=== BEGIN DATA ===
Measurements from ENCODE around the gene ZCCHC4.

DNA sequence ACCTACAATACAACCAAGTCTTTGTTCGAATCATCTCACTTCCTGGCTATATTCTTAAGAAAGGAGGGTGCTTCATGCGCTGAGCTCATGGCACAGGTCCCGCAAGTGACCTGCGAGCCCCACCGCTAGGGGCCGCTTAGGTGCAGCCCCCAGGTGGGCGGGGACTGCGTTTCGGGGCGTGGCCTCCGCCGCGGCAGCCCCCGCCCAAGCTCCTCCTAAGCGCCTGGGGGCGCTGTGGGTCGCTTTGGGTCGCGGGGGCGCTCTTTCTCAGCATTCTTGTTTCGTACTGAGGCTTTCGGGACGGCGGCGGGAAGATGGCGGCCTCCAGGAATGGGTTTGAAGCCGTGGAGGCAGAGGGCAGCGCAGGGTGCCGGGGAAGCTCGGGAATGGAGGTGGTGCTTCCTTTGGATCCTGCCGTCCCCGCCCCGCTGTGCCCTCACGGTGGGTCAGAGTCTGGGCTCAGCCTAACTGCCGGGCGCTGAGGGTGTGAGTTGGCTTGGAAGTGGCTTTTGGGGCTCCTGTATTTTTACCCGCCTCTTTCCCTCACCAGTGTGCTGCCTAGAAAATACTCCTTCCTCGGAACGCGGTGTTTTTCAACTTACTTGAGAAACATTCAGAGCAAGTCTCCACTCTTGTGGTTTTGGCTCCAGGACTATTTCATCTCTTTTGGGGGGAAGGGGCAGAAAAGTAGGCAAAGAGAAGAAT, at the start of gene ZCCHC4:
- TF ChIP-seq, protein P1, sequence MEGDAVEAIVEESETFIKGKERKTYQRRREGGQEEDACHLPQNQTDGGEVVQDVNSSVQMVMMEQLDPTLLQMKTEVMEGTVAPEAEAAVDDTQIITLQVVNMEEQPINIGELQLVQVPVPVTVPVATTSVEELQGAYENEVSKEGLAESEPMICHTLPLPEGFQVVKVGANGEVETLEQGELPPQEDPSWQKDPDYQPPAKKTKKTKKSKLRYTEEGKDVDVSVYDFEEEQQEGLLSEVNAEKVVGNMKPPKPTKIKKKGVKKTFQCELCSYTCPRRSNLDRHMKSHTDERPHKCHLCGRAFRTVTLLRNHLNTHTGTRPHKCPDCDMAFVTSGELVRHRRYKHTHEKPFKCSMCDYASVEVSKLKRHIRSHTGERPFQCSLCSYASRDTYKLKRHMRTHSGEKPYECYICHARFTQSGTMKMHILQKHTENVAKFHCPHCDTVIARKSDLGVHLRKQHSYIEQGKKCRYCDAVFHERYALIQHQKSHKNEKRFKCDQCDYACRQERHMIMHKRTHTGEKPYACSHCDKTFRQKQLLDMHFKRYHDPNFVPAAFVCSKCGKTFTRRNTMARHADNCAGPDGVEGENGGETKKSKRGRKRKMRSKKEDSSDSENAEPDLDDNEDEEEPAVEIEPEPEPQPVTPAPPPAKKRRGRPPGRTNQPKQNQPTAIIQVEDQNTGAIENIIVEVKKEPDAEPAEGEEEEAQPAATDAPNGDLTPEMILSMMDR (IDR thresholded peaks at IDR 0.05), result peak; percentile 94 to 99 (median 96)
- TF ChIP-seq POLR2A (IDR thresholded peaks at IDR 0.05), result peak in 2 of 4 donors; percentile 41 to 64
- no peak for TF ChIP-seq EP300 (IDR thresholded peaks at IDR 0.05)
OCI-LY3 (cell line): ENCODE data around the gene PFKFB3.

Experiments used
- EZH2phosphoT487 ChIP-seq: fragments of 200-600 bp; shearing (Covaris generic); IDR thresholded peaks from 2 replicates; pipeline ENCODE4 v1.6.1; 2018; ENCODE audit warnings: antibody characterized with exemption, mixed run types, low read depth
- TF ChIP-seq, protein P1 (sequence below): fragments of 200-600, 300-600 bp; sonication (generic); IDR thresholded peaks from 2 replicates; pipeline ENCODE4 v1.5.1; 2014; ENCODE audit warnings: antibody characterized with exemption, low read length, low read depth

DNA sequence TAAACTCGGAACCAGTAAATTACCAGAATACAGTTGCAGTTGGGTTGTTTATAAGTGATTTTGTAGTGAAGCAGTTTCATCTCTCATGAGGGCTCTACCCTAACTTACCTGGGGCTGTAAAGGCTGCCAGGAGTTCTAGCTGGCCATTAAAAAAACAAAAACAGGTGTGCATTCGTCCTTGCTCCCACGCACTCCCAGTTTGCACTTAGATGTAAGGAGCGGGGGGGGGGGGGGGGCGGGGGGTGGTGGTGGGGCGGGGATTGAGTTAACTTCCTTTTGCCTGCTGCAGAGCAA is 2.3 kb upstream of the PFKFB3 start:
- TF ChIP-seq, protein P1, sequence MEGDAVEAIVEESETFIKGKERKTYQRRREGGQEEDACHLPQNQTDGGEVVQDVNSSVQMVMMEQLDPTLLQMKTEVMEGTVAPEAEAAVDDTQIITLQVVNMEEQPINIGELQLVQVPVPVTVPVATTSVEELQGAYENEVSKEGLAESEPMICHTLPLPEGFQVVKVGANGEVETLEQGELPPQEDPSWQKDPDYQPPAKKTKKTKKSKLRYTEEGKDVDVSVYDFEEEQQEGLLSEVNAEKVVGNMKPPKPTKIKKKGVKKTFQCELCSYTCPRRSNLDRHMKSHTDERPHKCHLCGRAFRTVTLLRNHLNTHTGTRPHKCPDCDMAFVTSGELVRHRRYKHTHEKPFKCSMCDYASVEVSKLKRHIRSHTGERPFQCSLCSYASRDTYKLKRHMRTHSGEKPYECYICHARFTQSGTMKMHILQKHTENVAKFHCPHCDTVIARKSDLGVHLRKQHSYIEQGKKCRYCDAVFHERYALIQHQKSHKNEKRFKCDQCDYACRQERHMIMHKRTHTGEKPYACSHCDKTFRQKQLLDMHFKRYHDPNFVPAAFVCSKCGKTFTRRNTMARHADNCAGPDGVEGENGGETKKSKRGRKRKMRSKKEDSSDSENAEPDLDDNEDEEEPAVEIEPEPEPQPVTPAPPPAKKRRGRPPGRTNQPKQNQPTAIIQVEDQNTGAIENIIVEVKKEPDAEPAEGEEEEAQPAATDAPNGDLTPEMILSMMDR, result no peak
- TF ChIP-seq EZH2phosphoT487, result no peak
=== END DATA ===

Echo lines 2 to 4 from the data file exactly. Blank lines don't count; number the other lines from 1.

DNA sequence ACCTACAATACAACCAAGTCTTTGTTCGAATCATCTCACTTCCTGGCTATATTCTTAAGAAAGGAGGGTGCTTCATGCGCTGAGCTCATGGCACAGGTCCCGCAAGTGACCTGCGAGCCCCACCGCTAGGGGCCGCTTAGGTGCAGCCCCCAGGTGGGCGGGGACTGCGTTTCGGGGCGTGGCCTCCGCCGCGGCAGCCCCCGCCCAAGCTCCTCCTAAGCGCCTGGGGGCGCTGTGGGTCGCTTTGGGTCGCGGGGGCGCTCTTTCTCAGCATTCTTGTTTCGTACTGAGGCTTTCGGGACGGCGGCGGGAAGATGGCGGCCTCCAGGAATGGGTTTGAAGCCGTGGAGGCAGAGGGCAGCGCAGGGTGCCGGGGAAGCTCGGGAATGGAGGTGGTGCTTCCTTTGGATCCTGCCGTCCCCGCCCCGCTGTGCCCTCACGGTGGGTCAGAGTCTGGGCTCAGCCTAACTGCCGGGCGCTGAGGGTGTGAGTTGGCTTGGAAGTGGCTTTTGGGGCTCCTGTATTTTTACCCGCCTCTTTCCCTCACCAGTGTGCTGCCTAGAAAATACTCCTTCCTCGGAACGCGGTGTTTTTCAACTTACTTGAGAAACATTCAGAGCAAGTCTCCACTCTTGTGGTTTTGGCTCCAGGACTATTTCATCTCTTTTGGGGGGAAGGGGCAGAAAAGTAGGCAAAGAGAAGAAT, at the start of gene ZCCHC4:
- TF ChIP-seq, protein P1, sequence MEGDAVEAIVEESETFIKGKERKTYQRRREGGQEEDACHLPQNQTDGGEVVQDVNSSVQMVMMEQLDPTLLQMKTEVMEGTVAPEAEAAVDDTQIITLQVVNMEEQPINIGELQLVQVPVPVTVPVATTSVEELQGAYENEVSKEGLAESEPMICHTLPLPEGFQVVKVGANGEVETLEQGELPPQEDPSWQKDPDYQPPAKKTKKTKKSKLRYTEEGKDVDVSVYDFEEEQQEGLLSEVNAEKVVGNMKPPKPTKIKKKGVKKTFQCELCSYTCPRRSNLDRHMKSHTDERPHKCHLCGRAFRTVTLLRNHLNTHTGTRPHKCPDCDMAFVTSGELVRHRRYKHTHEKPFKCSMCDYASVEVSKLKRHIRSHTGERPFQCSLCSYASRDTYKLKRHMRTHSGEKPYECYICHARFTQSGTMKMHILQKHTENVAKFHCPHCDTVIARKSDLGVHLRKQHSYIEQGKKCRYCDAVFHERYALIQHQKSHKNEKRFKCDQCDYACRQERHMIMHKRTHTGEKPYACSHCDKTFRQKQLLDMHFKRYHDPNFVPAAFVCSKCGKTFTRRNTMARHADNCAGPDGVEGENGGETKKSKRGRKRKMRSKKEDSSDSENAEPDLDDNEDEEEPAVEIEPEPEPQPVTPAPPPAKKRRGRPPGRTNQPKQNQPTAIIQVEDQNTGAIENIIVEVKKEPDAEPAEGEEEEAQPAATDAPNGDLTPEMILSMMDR (IDR thresholded peaks at IDR 0.05), result peak; percentile 94 to 99 (median 96)
- TF ChIP-seq POLR2A (IDR thresholded peaks at IDR 0.05), result peak in 2 of 4 donors; percentile 41 to 64